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Subresource integrity basically lets me know that a resource I'm about to download is valid, because the hash of its contents matches what I expect.

But this assumes that I'm already running on some trusted and verified code. If a hacker has compromised the server serving resources, then they could easily just replace the root resource with hashes of their own malicious code (or just bypass integrity checks altogether).

So how do subresource integrity checks help at all? And how would a client go about verifying the root resource?

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    Sure, it only helps for resources served from different servers. – Bergi Sep 11 '18 at 10:20
  • @Bergi I wouldn't say that. It seems more correct to say that it helps for resources served from other administrative domains. (That's not necessarily "domains" as in "DNS domain names", by the way, but DNS domain name can be one way to segregate administrative domains.) If entity X controls the main web site, and entity Y controls a resource used by the main web site, then entity Y can effectively alter the content of the main web site without the consent of entity X. SRI effectively gives entity X the ability to state which content entity Y is allowed to offer. – a CVn Sep 11 '18 at 11:34
  • @MichaelKjörling Ah, thanks, didn't know the technical term. I commented based on the OPs assumption that complete "servers" would be compromised or not - of course that's a simplification, you are right. – Bergi Sep 11 '18 at 11:47
  • @Bergi Trivial example of a single server serving multiple administrative domains: your typical shared hosting setup. A potentially large number of customers store content on the same server, and each customer has login details that allows access to their portion of the storage and, ideally, nothing else. In this case, you don't need the entire server to be compromised for one of the customers' files to be compromised. – a CVn Sep 11 '18 at 11:49
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Subresource integrity is not about protecting your own code of the web application against modification. What SRI is intended to do can be seen from the description of the goals:

Compromise of a third-party service should not automatically mean compromise of every site which includes its scripts.

Thus, it is about protecting your use of resources located at sites which are not under your control. SRI gives back some control even if code from a third party site is included. It does not offer availability but it offers integrity, i.e. protection against unwanted modifications by the third party (or some hacker which took over this party).

  • Thanks. Do you know then how a client can be sure that the server it was talking to was not compromised? – David Grinberg Sep 10 '18 at 20:45
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    @DavidGrinberg: This is a different question and should better not be asked in a comment. Also, it is impossible unless the client has some prior knowledge about the server. If the client has this the client could at least check if the relevant files match the expectations - but there is no standard for this and the question would also be where the client gets this prior knowledge from in the first place. – Steffen Ullrich Sep 10 '18 at 21:14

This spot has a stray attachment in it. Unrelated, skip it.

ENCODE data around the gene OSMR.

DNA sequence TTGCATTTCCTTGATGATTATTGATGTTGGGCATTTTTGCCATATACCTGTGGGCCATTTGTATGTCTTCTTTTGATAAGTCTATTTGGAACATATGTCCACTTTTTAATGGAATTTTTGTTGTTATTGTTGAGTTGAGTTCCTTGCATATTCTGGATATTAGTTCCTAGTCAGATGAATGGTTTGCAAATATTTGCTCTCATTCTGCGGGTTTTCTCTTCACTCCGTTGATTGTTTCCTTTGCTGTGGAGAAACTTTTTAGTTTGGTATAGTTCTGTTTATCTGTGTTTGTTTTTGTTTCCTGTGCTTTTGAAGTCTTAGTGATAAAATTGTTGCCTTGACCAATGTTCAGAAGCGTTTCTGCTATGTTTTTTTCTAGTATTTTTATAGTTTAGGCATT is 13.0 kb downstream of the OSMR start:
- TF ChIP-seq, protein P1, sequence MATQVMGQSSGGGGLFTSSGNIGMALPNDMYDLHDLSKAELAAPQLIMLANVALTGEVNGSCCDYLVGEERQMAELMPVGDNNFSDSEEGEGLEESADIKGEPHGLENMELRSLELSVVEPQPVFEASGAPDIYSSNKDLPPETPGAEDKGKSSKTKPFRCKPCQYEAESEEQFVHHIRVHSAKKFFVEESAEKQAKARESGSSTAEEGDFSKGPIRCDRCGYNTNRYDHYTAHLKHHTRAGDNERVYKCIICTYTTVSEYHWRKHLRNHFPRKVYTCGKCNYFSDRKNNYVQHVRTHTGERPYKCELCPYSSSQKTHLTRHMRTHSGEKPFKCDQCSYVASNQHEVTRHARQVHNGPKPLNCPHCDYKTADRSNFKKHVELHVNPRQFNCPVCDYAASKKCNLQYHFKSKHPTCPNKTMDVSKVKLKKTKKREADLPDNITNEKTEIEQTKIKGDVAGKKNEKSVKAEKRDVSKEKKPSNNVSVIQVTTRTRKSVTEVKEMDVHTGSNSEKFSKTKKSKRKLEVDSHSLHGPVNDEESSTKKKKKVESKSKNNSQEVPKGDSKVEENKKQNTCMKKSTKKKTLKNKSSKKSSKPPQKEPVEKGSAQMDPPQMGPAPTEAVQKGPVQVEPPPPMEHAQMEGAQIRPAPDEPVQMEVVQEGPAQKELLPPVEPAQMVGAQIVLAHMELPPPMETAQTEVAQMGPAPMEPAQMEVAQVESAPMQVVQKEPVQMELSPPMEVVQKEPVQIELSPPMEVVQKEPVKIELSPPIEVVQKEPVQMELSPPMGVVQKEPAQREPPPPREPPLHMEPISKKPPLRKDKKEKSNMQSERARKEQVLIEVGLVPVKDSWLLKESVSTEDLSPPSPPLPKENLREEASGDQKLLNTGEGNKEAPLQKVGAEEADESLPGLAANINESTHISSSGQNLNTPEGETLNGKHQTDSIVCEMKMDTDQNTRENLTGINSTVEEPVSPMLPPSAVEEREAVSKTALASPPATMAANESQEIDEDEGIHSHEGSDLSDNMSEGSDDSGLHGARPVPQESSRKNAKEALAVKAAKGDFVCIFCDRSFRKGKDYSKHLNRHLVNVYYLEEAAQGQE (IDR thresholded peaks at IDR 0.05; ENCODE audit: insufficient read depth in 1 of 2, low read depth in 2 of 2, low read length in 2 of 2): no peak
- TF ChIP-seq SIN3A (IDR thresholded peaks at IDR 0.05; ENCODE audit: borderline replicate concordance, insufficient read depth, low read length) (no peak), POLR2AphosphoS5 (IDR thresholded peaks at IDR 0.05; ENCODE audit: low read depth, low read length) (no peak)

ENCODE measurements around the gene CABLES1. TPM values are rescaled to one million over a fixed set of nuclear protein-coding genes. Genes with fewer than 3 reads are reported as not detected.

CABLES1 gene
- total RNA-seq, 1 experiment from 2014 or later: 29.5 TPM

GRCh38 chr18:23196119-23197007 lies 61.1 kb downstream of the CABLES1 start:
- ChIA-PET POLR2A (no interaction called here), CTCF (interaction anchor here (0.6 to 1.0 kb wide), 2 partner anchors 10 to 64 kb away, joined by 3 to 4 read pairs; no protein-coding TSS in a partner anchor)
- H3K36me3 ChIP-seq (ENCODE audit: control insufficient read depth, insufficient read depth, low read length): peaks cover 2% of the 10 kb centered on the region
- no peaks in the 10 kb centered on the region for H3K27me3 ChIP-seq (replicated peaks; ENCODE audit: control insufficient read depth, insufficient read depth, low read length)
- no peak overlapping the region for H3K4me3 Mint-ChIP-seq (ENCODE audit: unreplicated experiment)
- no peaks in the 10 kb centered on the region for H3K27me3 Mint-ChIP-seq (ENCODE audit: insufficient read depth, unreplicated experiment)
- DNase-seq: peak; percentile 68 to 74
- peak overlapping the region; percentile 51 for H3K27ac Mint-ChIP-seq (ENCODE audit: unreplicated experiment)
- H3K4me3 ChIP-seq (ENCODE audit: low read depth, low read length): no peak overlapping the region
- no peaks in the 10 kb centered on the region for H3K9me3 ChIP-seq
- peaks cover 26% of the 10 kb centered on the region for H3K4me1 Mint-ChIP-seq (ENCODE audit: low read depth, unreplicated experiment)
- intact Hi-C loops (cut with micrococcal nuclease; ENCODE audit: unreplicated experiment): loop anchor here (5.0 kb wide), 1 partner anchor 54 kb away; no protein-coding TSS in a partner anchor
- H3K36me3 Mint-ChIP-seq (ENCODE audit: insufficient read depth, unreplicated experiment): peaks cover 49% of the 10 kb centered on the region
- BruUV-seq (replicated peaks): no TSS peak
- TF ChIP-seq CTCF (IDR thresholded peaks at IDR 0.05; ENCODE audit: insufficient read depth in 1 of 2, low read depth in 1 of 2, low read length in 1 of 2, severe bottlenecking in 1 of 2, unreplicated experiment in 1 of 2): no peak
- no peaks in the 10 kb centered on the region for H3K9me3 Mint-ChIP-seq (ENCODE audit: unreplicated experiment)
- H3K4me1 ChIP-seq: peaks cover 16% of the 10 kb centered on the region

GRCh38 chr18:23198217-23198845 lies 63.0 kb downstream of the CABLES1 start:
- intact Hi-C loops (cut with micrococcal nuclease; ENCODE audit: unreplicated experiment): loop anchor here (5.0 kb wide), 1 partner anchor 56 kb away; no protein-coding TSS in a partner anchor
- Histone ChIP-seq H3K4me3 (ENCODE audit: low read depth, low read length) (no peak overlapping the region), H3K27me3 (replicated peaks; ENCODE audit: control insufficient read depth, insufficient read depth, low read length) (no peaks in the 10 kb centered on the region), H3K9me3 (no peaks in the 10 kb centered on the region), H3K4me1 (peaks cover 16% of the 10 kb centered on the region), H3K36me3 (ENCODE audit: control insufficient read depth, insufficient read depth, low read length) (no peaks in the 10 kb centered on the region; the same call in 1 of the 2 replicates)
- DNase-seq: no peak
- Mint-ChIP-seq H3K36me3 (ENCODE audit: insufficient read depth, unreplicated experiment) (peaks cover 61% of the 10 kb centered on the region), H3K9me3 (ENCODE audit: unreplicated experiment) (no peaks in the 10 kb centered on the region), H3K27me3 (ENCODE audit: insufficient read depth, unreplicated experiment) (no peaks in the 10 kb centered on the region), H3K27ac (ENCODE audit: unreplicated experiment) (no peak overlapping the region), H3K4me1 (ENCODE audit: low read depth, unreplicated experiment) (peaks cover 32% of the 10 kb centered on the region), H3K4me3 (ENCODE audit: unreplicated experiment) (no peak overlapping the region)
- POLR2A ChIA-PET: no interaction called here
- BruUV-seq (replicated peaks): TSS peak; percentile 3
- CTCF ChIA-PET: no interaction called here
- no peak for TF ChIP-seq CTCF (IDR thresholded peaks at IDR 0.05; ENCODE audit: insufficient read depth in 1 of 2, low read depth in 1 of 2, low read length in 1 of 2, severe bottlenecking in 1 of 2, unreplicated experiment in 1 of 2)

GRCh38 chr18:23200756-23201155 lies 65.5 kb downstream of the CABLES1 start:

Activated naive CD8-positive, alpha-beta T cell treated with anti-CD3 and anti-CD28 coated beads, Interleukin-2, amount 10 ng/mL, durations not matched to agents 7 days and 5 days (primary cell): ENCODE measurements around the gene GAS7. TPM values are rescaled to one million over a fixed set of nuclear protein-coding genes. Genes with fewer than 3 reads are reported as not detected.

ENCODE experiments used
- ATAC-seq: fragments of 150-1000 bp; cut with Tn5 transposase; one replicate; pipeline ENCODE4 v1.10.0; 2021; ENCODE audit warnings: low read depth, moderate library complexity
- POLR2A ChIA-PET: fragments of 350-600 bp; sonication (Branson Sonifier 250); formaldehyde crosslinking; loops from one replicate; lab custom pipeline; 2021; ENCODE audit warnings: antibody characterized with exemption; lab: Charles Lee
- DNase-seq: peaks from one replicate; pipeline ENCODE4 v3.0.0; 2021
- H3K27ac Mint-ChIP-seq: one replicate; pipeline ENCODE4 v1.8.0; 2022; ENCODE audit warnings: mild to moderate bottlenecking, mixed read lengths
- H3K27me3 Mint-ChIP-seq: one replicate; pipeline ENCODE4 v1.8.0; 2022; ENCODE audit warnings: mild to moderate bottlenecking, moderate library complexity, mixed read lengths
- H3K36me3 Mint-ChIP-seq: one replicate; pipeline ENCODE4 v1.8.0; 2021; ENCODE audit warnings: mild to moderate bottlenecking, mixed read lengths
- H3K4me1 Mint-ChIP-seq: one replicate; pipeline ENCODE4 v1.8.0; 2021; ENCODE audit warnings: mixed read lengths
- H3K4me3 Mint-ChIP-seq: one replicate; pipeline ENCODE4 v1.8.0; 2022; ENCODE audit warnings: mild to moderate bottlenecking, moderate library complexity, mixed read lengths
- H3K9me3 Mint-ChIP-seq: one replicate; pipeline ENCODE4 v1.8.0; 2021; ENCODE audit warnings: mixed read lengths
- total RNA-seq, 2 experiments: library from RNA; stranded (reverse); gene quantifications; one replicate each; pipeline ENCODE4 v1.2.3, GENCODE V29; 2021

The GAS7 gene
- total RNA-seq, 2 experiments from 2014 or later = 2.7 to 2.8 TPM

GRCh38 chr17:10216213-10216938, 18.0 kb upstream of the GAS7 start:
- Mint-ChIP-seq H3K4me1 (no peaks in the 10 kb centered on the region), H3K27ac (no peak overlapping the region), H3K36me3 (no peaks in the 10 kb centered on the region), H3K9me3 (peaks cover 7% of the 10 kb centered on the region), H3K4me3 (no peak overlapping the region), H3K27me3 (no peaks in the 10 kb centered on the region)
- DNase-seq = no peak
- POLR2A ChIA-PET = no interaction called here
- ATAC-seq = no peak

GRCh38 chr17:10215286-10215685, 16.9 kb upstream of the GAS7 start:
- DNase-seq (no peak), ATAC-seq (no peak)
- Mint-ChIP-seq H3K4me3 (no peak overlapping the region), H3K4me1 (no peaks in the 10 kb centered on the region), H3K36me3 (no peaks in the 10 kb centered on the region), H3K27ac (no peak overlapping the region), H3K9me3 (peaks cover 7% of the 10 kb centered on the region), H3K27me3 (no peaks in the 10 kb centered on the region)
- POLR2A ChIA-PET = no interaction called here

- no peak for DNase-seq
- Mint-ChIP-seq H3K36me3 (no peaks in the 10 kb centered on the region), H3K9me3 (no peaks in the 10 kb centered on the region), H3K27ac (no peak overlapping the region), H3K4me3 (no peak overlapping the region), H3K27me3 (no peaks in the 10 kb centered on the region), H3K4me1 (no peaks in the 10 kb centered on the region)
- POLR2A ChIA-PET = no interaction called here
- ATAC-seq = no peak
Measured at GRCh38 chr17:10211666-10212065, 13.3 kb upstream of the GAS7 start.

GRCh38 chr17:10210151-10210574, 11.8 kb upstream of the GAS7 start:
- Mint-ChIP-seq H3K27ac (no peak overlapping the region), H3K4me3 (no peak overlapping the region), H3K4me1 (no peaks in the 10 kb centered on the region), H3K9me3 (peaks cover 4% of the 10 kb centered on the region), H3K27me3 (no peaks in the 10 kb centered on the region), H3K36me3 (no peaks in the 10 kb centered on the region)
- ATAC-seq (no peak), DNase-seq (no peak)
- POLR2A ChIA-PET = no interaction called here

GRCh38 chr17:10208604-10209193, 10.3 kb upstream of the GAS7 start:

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    @DavidGrinberg To clarify, SRI isn't about client and server; it's about server A and server B. As a client, when I ask server A (who I trust) for a page, and it says I should also get content from server B (who I have no reason to trust), I have to implicitly trust B. What SRI does is ensure that a malicious entity who gains control of B can't serve malicious content and have me trust it because A said so; the content must match what A thought it was. If A is compromised (or malicious), then SRI doesn't help. Other mechanisms are used there, and you should ask about those separately. – anaximander Sep 11 '18 at 14:27
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Let's say you have a site built around jQuery. You don't download jQuery and use your copy, but you use a version from a CDN, making use of the caching on client's browsers. That works because if one site uses the CDN version, it will be cached and every site that uses the same version will benefit, not having to download an identical file every time.

One day, someone hacks into the CDN servers and replaces the JavaScript files with altered versions that submit every keystroke to the attacker's servers somewhere. And every single site that uses that script is affected, your site included.

Here enters Subresource Integrity - SRI. It prevents a third party from altering external resources undetected. If you have SRI enabled on your external resources, a client browser will not load resources with hash mismatches.

then they could easily just replace the root resource with hashes of their own malicious code

Not really. SRI protects your site (code you control) from changes on a third party script, which you don't control. An attack on your code is not protected by SRI, because if an attacker changes a third party script and your site, he can do the same changing only your site with way less trouble. After all, attacking your site is easier than attacking Akamai, CloudFlare, Google, or Microsoft.

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    Note the weak point of jquery isn't the Akamai or CloudFlare that serves it, but the couple of maintainers who have the right to release new versions. And due to the potential impact, stealing those is worth more resources than attacking your site even if the later might be easier in the end. – Jan Hudec Sep 11 '18 at 21:02

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